The Small Intestine Adapt Its Size According to Nutrient Intake

Photo description: Intestinal stem cells (ISCs) in red, progenitor cells (enteroblasts) in green/yellow, mature cells in blue and the tracheal network (equivalent of the mammalian vasculature) as a thread network in red

One of the most striking examples of gut plasticity can be observed in animals that are exposed to prolonged periods of fasting, such as hibernating animals or phyton snakes that goes for months without eating, where the gut shrinks with as much as 50%, but recovers in size following a few days of re-feeding. Importantly, the capacity of the gut to undergo resizing is broadly conserved. Hence, in humans, an increase in gut size is observed during pregnancy, which facilitates the uptake of nutrients to support the growth of the fetus.

The Colombani Andersen lab at the section of Cell & Neurobiology, Department of Biology, University of Copenhagen uses the fruit fly, Drosophila, to study the mechanisms that regulate gut plasticity. The results have just been published in the scientific journal Nature Communications.

– “Taking advantage of the broad genetic toolbox available in the fruit fly, we have investigated the mechanisms underpinning nutrient-dependent gut resizing”, says Dr. Ditte S. Andersen.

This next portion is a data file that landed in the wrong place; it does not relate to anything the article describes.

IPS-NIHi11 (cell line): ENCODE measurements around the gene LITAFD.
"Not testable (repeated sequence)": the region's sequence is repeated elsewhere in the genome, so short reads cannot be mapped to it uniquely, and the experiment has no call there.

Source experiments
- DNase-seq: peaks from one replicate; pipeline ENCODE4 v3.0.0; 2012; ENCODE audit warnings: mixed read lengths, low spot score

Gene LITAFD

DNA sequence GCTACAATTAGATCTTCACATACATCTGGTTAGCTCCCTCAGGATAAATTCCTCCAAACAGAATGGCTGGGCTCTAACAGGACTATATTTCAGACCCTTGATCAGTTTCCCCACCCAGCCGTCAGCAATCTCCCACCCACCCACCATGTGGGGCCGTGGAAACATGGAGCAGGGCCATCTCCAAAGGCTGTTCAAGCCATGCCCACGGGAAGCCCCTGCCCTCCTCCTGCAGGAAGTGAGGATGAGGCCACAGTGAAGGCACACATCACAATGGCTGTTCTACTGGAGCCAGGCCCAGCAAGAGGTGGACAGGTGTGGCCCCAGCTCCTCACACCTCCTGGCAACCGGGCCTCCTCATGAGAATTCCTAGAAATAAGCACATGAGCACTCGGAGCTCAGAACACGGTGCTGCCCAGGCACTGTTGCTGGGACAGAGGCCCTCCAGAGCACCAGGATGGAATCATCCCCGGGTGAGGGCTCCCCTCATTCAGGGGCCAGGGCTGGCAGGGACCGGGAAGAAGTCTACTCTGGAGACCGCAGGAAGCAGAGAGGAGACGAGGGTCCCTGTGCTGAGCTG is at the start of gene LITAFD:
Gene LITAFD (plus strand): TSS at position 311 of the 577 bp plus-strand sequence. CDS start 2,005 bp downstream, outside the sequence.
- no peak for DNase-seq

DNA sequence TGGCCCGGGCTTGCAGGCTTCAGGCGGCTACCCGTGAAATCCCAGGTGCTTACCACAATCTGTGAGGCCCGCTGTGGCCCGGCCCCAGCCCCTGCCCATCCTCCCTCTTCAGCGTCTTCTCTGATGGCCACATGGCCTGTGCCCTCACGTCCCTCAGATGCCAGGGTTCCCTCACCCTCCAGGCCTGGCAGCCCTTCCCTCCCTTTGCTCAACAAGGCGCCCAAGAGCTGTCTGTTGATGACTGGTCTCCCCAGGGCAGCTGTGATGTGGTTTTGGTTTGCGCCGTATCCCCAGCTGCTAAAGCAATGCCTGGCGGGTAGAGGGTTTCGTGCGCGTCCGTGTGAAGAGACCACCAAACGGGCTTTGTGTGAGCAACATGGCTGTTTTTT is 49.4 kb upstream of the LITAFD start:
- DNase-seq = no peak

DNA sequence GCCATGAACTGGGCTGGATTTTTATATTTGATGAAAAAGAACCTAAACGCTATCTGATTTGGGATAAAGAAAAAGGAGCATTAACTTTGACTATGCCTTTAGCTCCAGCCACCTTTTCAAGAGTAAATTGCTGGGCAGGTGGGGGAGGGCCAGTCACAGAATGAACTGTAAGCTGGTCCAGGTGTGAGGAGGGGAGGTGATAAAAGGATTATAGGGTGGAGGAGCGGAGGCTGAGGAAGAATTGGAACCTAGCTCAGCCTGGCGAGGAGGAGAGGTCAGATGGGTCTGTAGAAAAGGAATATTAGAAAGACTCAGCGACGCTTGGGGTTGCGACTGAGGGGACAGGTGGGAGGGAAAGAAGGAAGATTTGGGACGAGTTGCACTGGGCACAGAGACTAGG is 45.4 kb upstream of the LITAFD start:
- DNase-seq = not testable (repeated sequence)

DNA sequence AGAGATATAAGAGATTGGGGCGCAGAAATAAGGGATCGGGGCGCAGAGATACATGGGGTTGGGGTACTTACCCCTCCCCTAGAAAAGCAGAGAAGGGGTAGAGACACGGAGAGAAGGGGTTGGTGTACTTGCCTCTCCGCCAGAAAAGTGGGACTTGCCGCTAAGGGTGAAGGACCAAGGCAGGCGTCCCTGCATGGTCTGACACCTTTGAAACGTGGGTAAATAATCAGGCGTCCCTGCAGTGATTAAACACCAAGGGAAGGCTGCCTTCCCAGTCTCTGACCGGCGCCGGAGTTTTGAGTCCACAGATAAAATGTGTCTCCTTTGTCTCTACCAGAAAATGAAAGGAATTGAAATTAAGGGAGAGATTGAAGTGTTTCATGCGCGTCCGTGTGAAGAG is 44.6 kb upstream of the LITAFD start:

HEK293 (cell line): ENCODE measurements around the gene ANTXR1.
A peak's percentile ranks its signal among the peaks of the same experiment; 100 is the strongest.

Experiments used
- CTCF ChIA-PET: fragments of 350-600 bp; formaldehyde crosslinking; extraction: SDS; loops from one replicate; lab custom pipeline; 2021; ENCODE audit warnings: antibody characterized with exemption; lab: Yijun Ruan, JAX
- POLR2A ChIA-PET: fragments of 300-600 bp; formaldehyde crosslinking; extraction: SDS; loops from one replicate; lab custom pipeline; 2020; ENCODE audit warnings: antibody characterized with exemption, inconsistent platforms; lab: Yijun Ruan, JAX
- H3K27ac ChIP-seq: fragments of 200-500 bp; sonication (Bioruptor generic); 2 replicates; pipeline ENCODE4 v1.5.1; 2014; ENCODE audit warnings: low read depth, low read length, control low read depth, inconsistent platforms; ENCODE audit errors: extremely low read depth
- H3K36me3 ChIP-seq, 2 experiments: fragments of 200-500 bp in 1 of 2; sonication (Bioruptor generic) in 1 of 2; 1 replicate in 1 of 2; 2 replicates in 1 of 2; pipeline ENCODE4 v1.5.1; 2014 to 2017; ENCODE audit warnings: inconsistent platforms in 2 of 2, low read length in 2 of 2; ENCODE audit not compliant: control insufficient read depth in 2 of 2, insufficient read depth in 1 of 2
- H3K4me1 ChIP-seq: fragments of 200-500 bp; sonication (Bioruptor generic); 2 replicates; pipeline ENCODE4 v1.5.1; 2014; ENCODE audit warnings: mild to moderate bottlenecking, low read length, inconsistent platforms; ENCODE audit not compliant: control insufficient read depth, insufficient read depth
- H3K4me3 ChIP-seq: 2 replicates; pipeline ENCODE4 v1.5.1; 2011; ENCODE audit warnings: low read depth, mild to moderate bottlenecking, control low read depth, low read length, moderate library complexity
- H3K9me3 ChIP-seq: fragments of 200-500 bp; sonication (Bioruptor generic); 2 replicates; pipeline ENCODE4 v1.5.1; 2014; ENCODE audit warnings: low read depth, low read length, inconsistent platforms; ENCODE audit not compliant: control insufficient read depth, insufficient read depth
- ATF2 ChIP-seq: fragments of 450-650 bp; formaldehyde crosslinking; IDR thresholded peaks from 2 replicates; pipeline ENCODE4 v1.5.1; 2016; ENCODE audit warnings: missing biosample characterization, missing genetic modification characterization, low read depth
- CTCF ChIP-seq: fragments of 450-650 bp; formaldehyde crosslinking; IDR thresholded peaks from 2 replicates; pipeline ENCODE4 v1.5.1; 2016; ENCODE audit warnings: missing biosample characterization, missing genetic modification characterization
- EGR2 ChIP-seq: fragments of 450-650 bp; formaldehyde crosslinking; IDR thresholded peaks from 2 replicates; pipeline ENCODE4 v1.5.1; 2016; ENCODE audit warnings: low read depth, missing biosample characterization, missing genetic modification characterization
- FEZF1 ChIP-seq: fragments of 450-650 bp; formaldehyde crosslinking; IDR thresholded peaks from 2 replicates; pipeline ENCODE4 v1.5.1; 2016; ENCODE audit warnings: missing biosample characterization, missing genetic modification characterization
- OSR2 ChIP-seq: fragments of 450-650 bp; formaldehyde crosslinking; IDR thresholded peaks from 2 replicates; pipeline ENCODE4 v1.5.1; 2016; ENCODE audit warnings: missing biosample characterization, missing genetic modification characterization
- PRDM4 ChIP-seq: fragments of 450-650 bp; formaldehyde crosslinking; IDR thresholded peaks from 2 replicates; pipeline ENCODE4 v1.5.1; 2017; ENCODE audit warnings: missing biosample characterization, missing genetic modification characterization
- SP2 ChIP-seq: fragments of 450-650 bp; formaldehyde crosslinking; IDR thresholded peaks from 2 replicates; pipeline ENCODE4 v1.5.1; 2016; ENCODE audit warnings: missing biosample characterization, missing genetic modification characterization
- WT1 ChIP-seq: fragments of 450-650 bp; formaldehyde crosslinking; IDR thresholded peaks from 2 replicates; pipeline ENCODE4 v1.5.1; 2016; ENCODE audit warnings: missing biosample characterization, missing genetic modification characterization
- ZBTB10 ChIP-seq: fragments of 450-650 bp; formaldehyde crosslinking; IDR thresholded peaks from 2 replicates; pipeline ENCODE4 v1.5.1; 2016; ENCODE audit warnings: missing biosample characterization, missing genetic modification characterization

The results show that nutrient deprivation results in an accumulation of progenitor cells that fail to differentiate into the mature cells causing the gut to shrink. Upon refeeding these stalled progenitor cells readily differentiate into mature cells to promote regrowth of the gut.

Ditte S. Andersen continues: – “We have identified activins as critical regulators of this process. In nutrient restrictive conditions, activin signaling is strongly repressed, while it is reactivated and required for progenitor maturation and gut resizing in response to refeeding. Activin-dependent resizing of the gut is physiologically important as inhibition of activin signaling reduces survival of flies to intermittent fasting”.

Regulators of organ plasticity are essential for host adaptation to an ever-changing environment, however, the same signals are often deregulated in cancers. Indeed, mutations affecting activin signaling are frequent in cancer cells in a variety of tissues. Our study provides a starting point for investigating the link between aberrant activin signaling and the development of colorectal cancers and sets the stage for exploring the efficiency of anti-activin therapeutic ­strategies in treating colorectal cancers.

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